Problem Statement: While rates of lifetime forced sexual intercourse have increased in Kentucky over the past five years among high school students, Kentucky is working to reduce this trend. Through CDC assistance, Kentucky Association of Sexual Assault Programs, Inc. (KASAP) is ready to implement the "Green Dot" bystander intervention program for primary prevention of sexual violence (SV). Importance: We now have the unique and time-sensitive opportunity to evaluate a statewide bystander intervention which will be implemented by KASAP Educators across Kentucky through high schools beginning in 2010. Green Dot empowers students to actively question peer support for SV and become change agents who can play a significant role in ending SV. Innovation: While several bystander intervention programs have been implemented, few been empirically evaluated and none have been evaluated on a statewide basis using the same intervention protocol. Purpose: To evaluate the statewide application of Green Dot among high schools students. We hypothesize that students in high schools with Green Dot will over time report lower rates of SV compared with students in comparable high schools randomized not to have Green Dot. This reduction in SV will be mediated through a reduction in social norms supporting SV and an increase in bystander behaviors.
Specific Aims : To prospectively determine whether relative to students in high schools without Green Dot, those in schools with Green Dot (Aim 1) report lower rates of SV, (Aim 2) a greater frequency of bystander behaviors, and (Aim 3) fewer social norms supporting SV. Finally because Green Dots draws on social diffusion of innovation theory we propose (Aim 4) to determine how Green Dot influences bystander behaviors in the first and second order social networks of students who do and do not receive Green Dot training. Methods: A population-based controlled intervention trial will be used to test the efficacy of Green Dot. Both panel and web-based cohort survey methods will be used to provide baseline and prospective data on student's attitudes supporting SV, bystander behaviors and SV experiences. Setting: In each of the 13 KASAP regions, 2 demographically comparable high schools with at least 200 students per grade will be recruited to participate in Green Dot either as the intervention or control site. Schools will be randomly assigned to the intervention. Study Population: All students in participating high schools will be invited to complete anonymous panel surveys beginning spring 2010 through 2014;we anticipate that 6500 students in Green Dot and 6500 in control schools will complete surveys each year. We estimate that 650 students receiving Green Dot training and 650 students not so trained will complete the web-surveys, (2011-2014). External sources of data to document SV will be obtained from high schools. Implications for Prevention: This state-wide, population-based, multi-site controlled intervention trial will provide an empirical test of a promising intervention, which, if proven effective, could result in the primary prevention of SV and a reduction in the health and academic consequences of SV.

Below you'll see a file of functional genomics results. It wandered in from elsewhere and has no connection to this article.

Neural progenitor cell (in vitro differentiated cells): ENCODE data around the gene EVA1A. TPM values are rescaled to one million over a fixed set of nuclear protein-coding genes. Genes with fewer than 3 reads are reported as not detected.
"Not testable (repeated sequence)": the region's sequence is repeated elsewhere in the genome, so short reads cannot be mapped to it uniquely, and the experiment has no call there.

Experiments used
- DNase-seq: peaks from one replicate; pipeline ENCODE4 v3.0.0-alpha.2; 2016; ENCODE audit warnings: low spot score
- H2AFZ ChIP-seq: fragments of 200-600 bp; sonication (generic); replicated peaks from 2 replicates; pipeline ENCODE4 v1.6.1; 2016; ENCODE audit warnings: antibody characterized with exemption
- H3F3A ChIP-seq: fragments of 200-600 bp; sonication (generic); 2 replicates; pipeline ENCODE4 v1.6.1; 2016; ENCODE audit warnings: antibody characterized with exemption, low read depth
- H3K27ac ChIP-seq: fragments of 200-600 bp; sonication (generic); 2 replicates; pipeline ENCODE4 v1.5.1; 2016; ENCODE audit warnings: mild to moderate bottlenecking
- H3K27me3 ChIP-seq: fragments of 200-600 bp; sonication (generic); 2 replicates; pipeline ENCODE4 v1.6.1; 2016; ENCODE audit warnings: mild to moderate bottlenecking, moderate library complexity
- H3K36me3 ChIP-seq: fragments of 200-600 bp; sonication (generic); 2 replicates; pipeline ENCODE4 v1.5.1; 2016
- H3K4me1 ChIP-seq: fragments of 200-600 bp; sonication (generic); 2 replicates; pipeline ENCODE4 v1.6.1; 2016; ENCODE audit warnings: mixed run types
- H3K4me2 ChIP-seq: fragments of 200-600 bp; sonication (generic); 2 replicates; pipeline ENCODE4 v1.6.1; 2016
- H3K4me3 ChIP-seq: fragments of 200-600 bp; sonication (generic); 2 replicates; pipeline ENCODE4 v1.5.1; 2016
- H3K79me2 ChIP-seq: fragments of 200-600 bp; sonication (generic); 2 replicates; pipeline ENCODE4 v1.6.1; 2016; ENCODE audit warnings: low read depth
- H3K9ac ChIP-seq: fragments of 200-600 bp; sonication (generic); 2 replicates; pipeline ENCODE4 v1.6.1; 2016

Determining whether a promising primary prevention intervention to reduce sexual violence perpetration is effective in reducing violence in a real world setting (high schools across Kentucky) can result in an important opportunity to prevent the short and longer term health consequences of sexual violence. Sexual violence, defined to include physically forced sexual activity, coerced sexual activity, and sexual harassment, is common (~25%), has health and academic consequences and is preventable;thus this form of violence can be a high impact target for primary prevention efforts.
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